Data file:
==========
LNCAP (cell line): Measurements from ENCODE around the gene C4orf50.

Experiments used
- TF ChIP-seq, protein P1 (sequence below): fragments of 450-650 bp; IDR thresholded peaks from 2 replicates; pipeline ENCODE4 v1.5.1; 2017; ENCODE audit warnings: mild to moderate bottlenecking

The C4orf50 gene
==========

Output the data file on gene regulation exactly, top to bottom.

LNCAP (cell line): Measurements from ENCODE around the gene C4orf50.

Experiments used
- TF ChIP-seq, protein P1 (sequence below): fragments of 450-650 bp; IDR thresholded peaks from 2 replicates; pipeline ENCODE4 v1.5.1; 2017; ENCODE audit warnings: mild to moderate bottlenecking

The C4orf50 gene